Wild flowers that like shade

Plants are funny things.  Give them the right conditions and they’ll usually thrive, but if they’re too wet or too dry, too hot or too cold they’ll wither and die.

Probably the two most important factors involved in growing plants of any type – whether it be flowers, vegetables or a lawn, are drainage and light.

If a sun loving plant is put in the shade, it will quickly become etiolated – pale, leggy and weak and eventually it will die.

If a shade loving plant is put in the sun, it too will fail.

Some plants are pretty good at adapting themselves to sun or shade.  But before spending money, it’s as well to be forearmed and have a list to hand of plants that will be happy in the spot you’ve got planned for them.

Take wild flowers for example.

Meadow flowers are normally best suited to sunny spots, but some will live in the lea of trees or hedgerows and some of the smaller plants are well used to living in the shade of taller plants and grasses.

bluebells in a wood

Some plants, such as these bluebells, thrive in shady conditions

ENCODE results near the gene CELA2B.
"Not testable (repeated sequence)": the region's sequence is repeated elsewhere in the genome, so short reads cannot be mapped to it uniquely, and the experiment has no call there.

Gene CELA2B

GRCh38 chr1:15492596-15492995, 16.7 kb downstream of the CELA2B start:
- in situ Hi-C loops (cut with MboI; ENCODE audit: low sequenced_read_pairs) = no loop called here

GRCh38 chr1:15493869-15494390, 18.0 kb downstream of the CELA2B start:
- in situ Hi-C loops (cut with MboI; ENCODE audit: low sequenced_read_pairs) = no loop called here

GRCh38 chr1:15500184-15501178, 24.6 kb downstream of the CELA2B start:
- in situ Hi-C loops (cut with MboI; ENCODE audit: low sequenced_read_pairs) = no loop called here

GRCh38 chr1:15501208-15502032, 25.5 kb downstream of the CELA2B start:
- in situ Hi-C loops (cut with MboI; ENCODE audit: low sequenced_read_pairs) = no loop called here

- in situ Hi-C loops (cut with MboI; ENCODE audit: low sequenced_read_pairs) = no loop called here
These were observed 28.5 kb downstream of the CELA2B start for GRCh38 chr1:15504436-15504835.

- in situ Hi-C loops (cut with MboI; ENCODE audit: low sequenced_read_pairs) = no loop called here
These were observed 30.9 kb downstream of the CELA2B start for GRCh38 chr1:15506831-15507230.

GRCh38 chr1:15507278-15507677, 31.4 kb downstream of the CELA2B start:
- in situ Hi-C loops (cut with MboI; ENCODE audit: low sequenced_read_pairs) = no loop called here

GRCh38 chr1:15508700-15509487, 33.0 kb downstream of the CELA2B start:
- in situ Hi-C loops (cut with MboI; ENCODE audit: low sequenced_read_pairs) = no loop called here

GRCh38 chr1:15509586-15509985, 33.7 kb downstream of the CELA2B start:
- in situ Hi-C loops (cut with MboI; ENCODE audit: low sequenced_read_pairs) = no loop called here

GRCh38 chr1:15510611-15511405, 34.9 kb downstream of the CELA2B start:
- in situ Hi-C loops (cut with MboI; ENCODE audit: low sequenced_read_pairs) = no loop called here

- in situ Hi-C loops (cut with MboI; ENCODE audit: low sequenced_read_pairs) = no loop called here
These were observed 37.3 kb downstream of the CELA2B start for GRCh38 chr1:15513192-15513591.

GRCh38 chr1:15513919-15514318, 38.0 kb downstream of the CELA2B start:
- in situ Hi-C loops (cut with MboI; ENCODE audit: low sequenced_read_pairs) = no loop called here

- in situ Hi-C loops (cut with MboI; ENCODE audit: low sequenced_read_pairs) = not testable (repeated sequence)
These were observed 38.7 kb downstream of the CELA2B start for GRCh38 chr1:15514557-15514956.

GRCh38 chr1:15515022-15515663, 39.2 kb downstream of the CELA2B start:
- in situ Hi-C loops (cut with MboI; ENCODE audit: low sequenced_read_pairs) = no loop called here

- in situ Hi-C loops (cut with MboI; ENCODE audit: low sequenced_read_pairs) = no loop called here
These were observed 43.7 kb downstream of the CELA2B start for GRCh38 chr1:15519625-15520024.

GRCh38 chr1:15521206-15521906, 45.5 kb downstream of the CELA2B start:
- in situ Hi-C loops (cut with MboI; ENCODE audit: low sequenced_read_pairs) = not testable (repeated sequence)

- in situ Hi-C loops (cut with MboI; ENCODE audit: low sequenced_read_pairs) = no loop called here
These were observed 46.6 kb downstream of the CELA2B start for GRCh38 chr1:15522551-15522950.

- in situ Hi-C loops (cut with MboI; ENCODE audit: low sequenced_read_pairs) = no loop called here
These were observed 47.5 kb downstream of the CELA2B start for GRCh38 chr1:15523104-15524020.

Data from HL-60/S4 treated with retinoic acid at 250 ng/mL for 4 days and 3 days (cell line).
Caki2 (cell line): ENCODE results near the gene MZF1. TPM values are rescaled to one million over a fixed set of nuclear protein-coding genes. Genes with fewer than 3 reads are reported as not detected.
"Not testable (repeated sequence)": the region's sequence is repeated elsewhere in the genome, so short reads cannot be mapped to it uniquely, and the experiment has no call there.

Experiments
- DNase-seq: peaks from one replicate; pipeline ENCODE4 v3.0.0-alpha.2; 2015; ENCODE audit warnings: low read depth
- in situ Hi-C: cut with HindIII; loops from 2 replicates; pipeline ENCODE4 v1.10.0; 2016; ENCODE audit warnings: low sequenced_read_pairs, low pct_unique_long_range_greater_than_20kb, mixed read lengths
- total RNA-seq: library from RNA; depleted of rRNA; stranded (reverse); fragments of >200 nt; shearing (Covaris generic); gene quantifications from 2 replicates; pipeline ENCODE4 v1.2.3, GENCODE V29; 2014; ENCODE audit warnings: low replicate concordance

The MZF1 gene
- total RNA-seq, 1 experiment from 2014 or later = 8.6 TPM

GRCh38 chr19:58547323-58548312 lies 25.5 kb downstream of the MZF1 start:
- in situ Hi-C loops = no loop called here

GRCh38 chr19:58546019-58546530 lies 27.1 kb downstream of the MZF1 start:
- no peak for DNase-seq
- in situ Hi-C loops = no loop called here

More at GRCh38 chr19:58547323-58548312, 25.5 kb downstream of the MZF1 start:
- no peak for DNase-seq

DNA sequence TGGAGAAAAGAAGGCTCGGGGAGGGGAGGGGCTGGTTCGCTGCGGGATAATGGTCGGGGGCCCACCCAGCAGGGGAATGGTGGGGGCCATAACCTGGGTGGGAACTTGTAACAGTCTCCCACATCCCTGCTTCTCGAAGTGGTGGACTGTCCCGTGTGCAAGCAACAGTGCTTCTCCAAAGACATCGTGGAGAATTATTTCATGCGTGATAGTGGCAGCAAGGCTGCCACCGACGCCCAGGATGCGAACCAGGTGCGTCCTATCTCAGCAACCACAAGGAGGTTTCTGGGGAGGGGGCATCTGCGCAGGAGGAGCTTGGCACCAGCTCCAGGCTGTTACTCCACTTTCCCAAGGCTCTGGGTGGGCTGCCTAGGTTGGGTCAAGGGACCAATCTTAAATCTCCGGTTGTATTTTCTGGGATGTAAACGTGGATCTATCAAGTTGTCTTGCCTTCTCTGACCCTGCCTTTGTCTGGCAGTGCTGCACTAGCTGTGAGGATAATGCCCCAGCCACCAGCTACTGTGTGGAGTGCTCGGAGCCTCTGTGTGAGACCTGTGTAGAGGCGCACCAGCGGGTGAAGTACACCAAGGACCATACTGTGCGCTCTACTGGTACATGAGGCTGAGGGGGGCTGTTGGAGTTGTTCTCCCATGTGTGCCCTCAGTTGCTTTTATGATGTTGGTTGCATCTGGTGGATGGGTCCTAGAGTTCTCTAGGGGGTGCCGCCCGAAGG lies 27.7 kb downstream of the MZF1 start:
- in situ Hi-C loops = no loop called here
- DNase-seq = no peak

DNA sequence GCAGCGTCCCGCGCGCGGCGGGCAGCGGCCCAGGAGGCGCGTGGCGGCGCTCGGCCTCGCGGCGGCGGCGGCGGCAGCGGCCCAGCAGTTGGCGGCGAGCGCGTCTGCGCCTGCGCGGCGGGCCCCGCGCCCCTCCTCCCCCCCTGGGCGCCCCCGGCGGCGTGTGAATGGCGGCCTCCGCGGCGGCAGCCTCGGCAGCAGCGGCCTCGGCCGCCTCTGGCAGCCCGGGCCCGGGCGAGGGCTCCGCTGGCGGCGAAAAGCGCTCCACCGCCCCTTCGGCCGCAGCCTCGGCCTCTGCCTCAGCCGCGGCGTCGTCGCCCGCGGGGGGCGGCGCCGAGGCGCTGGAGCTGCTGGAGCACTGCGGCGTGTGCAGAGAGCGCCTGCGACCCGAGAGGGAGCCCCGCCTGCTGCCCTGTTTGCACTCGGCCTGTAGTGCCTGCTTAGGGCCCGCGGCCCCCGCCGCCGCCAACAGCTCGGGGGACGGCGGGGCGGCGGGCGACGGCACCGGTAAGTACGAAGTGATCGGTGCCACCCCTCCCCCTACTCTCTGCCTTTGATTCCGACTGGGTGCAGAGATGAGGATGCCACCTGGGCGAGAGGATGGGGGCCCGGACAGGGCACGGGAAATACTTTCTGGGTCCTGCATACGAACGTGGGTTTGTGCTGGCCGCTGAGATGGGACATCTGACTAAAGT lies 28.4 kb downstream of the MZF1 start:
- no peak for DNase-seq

A useful list of wildflowers that will grow in part shade.

Common name

Binomial name

Appears in Meadowmat?

RHS Plants for Pollinators?

Angelica

Angelica sylvestris

 

 

Betony

Betonica officianalis

Yes: Traditional Meadowmat

 

 

Birdsfoot Trefoil

Lotus corniculatus

Yes: Traditional Meadowmat

 

 Yes:  Meadowmat for Birds and Bees

 

yes

Bluebell

Hyancith non scripa

 

yes

Bugle

Ajunga reptans

 

yes

Common Agrimony

Agrimonia eupotare

Yes:  Meadowmat for Birds and Bees

yes

Common Vetch

Vicia sativa

Yes: Traditional Meadowmat

 

yes

Cowslip

Primula veris

Yes: Traditional Meadowmat

 

yes

Dark Mullein

Verbascum Nigrum

 

yes

Foxglove

Digitalis purpurea

 

yes

Garlic Mustard

Alliaria petiolata

 

Yes

Hairy St. John’s Wort

Hypericum hirsutum

 

 

Hedge Bedstraw

Galium mollungo

 

Yes

Hedge Woundwort

Stachys sylvatica

 

 

Herb Bennet

Geum urbanum

 

yes

Herb Robert

Geranium robertianum

 

Yes